Talk:Pacific decadal oscillation
|WikiProject Environment / Climate change||(Rated C-class, Mid-importance)|
PDO cool phase
This article appears to attribute the 40-70's global cooling to a PDO cool phase, which is distinctly dodgy. Sources please. William M. Connolley 22:41, 20 December 2005 (UTC).
Redirect to self
"Interdecadal Pacific Oscillation" appears to link to a separate article, but that article is actually a redirect page that links back to this one.
At one point in the article we see "(inter)Decadal Pacific Oscillation", as though they are the same, then the assertion that IPO is similar but different (affecting the Southern hemisphere), then a note that it's all different from the QDO, without further definition or explanation of what QDO might be. ???? -- Craig Goodrich 188.8.131.52 (talk) 14:39, 30 June 2009 (UTC)
- I also found all that confusing too, five years later. This subject has been in the news recently  so at least the lead of this article could do with being a bit more accessible to non-experts (like me). Qwfp (talk) 09:34, 26 August 2014 (UTC)
- They're similar in form? What two locations are involved in the PDO shift, where is the PDO water bulge, and where are the PDO thunderstorms? -- SEWilco (talk) 18:11, 30 March 2008 (UTC)
Is it just me, or does the Reconstructed PDO graph completely fail to show any 20-40 year patterns from before 1900? The 1900-2000 graphs look fairly convincing at first glance, but one warm period followed by one cool period followed by another warm period doesn't necessarily indicate a long term pattern. It could just as well be that the cool period was an anomaly that wasn't common before and should not be expected after. This article seems to be more certain of itself than its sources are.
 This article states "the PDO can last a great deal longer, 20 to 70 years, unlike El Nino or La Nina that typically persist less than 18 months." 20-70 years? And also "Recently, unusual atmospheric conditions, not consistent with the PDO or other phenomenon, have been observed in the North Pacific, leading some scientists to believe the ocean's full fury is still being underestimated, as it might possess another "climate-controller" in its arsenal."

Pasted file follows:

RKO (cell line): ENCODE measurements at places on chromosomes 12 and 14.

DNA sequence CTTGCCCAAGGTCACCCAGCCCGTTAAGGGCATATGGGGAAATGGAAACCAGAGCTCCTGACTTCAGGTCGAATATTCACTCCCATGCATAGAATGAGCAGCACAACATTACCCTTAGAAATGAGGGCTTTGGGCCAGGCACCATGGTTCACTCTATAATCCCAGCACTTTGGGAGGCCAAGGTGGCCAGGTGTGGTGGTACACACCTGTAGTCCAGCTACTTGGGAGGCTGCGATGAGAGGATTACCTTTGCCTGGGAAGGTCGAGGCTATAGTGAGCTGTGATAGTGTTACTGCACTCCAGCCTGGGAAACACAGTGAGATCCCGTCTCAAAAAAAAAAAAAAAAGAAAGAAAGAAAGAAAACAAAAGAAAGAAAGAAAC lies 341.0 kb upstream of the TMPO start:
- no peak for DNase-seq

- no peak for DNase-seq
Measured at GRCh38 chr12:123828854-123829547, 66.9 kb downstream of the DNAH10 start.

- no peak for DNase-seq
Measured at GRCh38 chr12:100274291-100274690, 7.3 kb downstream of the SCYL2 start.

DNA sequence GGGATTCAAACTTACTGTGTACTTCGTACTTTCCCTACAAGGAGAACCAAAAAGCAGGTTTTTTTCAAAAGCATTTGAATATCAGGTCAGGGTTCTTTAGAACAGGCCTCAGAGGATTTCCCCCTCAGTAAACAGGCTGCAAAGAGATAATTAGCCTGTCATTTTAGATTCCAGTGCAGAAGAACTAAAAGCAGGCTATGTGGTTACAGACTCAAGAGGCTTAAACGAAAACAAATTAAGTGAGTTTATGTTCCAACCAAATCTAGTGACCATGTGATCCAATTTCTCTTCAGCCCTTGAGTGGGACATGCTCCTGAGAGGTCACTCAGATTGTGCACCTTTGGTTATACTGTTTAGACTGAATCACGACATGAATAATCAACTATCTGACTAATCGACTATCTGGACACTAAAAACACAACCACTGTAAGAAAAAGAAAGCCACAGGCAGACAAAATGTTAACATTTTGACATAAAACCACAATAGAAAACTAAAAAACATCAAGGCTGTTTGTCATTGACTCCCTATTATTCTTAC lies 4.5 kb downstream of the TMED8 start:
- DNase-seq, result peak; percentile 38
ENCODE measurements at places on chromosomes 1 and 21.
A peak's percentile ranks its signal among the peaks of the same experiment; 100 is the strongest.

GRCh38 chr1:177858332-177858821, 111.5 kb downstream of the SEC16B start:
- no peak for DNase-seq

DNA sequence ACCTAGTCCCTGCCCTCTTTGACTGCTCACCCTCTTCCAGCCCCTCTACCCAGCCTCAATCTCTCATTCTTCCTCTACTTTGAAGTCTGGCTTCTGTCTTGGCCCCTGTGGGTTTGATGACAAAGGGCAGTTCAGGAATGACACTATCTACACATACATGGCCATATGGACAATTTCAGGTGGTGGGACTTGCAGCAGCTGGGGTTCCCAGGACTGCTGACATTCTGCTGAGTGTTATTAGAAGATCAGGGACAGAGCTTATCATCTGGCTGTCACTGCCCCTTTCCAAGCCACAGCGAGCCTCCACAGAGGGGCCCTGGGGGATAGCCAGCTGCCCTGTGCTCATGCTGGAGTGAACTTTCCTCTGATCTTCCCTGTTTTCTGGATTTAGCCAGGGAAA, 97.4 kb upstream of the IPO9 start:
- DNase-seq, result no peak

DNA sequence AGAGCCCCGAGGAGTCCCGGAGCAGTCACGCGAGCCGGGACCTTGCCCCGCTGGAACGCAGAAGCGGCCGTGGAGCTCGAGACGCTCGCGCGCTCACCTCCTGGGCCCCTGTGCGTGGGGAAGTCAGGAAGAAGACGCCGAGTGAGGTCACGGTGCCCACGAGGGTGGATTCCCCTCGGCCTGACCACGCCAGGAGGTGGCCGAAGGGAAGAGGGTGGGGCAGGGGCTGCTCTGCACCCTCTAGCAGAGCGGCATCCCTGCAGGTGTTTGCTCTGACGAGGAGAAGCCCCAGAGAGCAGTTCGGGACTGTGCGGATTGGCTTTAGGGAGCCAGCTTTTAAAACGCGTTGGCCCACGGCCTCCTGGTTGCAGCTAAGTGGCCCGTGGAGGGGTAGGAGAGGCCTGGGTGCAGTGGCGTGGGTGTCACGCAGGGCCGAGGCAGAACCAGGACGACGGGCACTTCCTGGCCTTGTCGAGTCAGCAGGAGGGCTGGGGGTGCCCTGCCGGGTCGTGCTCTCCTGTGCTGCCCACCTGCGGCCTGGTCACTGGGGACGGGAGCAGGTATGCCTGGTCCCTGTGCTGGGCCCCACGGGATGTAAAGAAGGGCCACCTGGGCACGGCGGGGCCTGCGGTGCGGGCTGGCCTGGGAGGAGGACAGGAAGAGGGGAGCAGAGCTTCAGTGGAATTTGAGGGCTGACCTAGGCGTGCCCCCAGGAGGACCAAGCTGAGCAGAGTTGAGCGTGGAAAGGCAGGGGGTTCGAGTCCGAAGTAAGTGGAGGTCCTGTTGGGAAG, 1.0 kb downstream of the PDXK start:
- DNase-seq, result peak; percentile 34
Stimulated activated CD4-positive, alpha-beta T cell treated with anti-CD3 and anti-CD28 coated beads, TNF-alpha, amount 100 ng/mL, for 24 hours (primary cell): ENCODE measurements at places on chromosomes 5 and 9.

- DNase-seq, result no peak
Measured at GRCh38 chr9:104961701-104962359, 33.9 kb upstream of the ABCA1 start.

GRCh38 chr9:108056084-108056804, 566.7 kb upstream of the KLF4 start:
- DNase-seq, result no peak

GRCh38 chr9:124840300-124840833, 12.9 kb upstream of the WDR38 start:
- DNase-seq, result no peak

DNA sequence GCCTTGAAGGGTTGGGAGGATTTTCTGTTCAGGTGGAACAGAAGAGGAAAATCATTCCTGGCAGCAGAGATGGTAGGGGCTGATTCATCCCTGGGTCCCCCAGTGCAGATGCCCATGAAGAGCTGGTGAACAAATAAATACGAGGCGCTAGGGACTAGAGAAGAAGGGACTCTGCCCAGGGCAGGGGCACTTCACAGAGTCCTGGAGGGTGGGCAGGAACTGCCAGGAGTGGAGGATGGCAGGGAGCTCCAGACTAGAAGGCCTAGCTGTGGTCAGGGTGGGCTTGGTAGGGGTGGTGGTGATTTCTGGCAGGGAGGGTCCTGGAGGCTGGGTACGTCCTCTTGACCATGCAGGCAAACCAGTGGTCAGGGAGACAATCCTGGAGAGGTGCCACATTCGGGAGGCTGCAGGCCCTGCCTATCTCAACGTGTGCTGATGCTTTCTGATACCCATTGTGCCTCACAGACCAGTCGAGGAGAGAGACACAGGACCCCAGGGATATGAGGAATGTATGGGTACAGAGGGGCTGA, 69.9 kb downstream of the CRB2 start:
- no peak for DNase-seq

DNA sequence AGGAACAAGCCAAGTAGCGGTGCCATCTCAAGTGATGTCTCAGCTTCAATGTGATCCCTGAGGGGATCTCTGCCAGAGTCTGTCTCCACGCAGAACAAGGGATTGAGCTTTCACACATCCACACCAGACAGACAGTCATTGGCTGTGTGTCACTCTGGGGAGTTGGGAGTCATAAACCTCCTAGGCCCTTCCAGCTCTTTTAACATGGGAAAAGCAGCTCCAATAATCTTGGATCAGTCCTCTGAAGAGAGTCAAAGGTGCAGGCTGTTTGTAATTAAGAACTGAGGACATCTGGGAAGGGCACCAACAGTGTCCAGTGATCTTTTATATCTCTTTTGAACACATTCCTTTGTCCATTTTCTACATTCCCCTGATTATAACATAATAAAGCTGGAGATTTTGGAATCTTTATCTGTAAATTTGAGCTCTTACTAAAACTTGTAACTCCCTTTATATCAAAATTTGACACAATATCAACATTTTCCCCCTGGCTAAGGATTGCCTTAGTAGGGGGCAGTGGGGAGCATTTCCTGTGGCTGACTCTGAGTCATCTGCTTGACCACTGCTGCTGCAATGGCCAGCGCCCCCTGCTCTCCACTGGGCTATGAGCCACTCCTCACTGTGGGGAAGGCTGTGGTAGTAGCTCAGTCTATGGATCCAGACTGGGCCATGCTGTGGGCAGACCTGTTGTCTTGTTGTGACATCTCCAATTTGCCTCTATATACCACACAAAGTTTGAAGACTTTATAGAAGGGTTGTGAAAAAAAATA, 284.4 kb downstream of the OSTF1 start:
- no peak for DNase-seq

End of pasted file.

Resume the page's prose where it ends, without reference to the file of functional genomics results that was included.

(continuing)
The references don't seem to link to any very recent articles on the PDO neither. The one above was the most recent at 2004, 5 years behind us. Is there anyone who knows more about this topic than I do who can shed some light on whether the scientific community is as certain about the PDO and its mechanisms as this article seems to be? --Sckchui (talk) 03:07, 6 October 2009 (UTC)
A new article, but has a fairly decent review of the origin of the PDO. Since I imagine this article has few people watching it, this message serves mostly as a reminder to myself to actually write a section on hypotheses for the PDO. -Atmoz (talk) 04:22, 22 October 2009 (UTC)
What are units on graph ordinates?
I just came across the term "Pacific Decadal Oscillation" in the commentary of Elizabeth Kolbert in the April 12, 2010 issue of The New Yorker. I'd never heard of term, and was happy to find this entry at Wikipedia. I'm puzzled by the graphs however, as the ordinates aren't labeled. Are they records of temperature or pressure? What are the units of measurement? I went to some of the links on this page but (in my hurried review of them) could not figure out the units for the ordinates on similar graphs there either.Fagiolonero (talk) 05:54, 19 June 2010 (UTC)
Relation to global warming
Can anyone help me add his viewpoint on this matter? Do I have to cite the peer-reviewed science directly, or can I just quote Spencer's web site (at first)? --Uncle Ed (talk) 12:43, 1 April 2013 (UTC)
I really have to chuckle at this. Let's write it in plain English. The prevailing hypothesis is that the PDO is caused by "reddening", aka brownian motion, aka "random walk noise", in the ENSO, and "stochastic", aka random, atmospheric influences. Why don't they use even plainer English and just say "We don't yet have a clue"? ;o) 184.108.40.206 (talk) 20:42, 4 September 2014 (UTC)
North Pacific Gyre Circulation
The equation appearing in this section appears to be incorrect.
The dimensional units on the right-hand side of the equation are length/unit time/unit time, i.e., dimensions of acceleration.
The dimensional units on the left-hand side of the equation are length/unit time and length/unit time/unit time, respectively.
This suggests that the first partial differential term should be written as the second partial derivative with respect to time.